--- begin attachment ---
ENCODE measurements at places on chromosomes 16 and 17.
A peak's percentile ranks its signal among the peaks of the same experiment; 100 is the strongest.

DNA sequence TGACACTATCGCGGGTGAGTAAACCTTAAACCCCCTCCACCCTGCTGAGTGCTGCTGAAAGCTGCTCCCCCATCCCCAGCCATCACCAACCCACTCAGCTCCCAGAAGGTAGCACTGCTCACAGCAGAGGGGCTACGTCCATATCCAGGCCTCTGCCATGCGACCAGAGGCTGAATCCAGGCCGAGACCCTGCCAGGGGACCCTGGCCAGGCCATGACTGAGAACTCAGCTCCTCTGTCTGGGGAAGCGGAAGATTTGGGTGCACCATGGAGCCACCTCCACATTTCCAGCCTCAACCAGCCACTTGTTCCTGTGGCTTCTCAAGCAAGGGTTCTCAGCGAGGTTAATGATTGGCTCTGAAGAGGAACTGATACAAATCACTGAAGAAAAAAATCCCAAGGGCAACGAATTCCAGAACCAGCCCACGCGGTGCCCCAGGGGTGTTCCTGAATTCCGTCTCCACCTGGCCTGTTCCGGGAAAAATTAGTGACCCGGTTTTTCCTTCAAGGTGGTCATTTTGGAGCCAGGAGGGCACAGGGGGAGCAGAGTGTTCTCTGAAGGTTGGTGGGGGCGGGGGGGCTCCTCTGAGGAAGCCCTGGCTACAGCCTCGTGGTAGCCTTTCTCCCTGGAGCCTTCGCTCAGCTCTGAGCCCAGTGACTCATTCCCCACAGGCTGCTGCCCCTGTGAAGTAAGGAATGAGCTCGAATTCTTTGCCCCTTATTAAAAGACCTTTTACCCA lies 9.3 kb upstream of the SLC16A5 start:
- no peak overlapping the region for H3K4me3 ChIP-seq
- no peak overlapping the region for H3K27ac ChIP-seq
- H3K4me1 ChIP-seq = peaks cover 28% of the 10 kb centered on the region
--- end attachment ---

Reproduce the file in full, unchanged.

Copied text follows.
ENCODE measurements at places on chromosomes 16 and 17.
A peak's percentile ranks its signal among the peaks of the same experiment; 100 is the strongest.

DNA sequence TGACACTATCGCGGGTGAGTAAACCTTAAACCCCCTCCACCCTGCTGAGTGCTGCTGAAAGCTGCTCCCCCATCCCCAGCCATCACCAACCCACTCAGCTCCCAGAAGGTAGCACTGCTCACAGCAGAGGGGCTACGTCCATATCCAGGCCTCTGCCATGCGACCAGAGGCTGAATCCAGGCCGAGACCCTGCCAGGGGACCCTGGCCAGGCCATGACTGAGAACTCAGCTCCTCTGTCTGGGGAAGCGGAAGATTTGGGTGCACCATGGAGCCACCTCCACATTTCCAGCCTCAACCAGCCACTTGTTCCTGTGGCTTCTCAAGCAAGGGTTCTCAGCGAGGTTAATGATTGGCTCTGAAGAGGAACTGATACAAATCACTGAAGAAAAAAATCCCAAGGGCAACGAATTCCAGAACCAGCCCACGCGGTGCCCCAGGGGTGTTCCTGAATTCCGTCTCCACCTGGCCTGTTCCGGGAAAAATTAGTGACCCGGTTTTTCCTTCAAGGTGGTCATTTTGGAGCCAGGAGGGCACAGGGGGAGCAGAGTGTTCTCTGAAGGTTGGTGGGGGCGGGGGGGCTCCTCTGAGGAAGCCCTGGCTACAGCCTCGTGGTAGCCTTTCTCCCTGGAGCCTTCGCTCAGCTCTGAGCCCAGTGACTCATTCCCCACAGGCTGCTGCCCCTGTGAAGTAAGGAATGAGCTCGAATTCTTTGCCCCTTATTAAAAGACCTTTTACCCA lies 9.3 kb upstream of the SLC16A5 start:
- no peak overlapping the region for H3K4me3 ChIP-seq
- no peak overlapping the region for H3K27ac ChIP-seq
- H3K4me1 ChIP-seq = peaks cover 28% of the 10 kb centered on the region